Steinbeck’s sexual (and other kinds of) politics

There’s a bully, the rancher’s son Curley in testosterone overdrive because he is unable to satisfy his newly acquired wife. She is constantly on the prowl. Steinbeck does not bother to giver her a name, so let’s call her Eve—the archetypal woman disrupting a male paradise, offering fatal temptation to those poor witless creatures, human males. Steinbeck does allow her to give voice to her own loneliness and frustrations cooped up with a bantam who is all crow but whatever his sympathies for her plight, he has her brings down destruction on her games, George and Lennie’s plans, and her own life.

In that Steinbeck’s two recurrent mythical archetypes were the Garden of Eden and the Knights of the Round Table — with special emphasis on women disrupting homosocial utopias with heterosexual desire and jealousy— I do not think that I am imaging the “logic” of misogyny here. And a terror at female sexual initiative (see “The Snake” from The Long Valley for more openly expressed distaste. Also, as usual, there is a wise man’s man (here named “Slim”) based on Monterey marine biologist Ed Ricketts .And while I am on the subject of Steinbeck’s misogyny, the idealization of the woman as beautiful and peaceful-appearing once she is safely dead bears mentioning.)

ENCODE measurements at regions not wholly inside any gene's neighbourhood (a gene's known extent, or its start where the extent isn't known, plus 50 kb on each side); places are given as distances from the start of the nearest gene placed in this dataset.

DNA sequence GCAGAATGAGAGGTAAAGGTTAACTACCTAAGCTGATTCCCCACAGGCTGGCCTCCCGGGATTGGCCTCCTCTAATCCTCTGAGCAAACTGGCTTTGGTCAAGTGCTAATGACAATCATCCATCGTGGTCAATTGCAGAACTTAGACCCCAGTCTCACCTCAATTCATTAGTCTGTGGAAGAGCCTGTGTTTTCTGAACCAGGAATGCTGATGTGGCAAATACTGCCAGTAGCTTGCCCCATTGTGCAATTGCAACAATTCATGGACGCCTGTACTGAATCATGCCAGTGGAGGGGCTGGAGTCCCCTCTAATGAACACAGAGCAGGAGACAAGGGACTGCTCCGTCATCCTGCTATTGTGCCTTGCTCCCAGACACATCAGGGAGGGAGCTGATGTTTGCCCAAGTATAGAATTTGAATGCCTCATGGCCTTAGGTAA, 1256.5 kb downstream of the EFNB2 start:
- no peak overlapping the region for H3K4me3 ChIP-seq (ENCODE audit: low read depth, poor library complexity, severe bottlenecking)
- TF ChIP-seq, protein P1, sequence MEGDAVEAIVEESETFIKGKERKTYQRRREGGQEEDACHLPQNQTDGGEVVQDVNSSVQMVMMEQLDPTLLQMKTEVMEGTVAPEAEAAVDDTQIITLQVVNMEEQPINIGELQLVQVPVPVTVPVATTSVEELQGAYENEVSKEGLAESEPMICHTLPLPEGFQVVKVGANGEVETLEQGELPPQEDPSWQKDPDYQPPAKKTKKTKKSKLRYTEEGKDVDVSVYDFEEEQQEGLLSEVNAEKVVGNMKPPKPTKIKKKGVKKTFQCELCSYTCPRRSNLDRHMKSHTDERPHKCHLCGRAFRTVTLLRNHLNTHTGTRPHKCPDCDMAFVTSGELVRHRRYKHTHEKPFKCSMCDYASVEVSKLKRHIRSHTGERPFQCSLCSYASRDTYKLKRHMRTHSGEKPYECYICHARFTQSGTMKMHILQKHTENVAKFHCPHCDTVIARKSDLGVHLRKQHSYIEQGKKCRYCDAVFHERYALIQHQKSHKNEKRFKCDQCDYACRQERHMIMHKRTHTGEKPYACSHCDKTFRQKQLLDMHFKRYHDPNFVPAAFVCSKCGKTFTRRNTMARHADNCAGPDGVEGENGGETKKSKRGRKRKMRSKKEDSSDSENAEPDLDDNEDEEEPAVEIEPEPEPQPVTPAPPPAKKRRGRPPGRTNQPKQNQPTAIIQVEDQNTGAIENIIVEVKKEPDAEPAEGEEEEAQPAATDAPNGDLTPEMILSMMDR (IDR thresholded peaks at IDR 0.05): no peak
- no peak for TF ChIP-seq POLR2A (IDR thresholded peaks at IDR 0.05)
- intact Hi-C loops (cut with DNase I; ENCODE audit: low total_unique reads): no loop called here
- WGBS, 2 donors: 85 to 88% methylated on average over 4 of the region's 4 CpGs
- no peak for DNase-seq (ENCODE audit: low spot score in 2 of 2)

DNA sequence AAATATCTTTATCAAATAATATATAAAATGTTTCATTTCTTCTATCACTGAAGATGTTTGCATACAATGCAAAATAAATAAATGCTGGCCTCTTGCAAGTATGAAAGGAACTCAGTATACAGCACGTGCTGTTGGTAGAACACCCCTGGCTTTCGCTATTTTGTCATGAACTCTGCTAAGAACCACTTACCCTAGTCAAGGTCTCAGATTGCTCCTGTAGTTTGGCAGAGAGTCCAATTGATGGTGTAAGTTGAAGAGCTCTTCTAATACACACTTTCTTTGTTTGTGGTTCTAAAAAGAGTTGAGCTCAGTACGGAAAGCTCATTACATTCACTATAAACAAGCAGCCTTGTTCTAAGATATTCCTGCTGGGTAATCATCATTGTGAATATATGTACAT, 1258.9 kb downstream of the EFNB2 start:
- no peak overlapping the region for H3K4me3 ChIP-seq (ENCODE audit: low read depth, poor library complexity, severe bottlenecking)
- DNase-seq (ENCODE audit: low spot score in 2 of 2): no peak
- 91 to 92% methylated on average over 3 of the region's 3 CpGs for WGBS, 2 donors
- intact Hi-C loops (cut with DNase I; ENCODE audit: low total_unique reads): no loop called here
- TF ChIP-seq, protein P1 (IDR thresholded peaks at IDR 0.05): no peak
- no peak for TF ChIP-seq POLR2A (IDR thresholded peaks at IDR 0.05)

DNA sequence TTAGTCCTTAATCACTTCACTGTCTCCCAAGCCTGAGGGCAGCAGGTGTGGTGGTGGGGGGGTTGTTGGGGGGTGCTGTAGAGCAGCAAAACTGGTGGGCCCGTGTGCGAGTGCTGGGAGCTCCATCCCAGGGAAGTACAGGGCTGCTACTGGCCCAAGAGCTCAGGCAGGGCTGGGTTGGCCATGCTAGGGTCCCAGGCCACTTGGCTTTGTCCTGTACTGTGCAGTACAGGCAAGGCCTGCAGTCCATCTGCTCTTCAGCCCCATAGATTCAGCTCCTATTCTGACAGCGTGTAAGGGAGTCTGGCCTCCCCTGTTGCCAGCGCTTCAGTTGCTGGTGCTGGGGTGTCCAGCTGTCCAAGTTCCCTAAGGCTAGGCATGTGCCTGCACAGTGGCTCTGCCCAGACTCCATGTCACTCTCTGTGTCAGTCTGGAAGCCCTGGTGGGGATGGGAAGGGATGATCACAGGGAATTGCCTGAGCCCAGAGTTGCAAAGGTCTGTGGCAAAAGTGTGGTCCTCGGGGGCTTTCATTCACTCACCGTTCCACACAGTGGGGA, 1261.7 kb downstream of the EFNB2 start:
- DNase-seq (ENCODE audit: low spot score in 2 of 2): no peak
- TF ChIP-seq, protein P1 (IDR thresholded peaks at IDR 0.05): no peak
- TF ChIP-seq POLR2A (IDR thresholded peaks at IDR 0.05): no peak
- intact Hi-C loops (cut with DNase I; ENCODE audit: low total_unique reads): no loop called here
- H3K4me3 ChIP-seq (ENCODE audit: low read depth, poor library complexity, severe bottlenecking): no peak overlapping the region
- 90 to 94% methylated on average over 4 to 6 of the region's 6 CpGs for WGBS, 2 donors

There are racial politics and sexual politics and class differences, but I don’t read Of Mice and Men as a “protest novel” or even “political.” If anything, the sensationalizing of the “animalistic” dangerousness of a seemingly placid hunk from “the lower orders” is illiberal. (Steinbeck was a liberal, but a hawkish liberal supporting wars waged by liberal presidents, including the unpopular one in Vietnam.)

After Eve is the catalyst for The Fall, there are Cain and Abel. The ending of the novel seems to me a variant on the knowing one killing the unknowing one. The real-life model was, like Tularecito in The Pastures of Heaven, sent off to the state hospital for the criminally insane at Napa. Incidentally, the real-life model repeatedly stabbed with a pitchfork the rancher who was going to fire his friend. I bring this up, possibly heavy-handedly, to emphasize that the source and victim of violence was male and provided the possibility of a more political economic critique. Making a woman responsible and enacting a death sentence on her were Steinbeck’s modifications—modifications paralleling much of his other writing.

Conclusion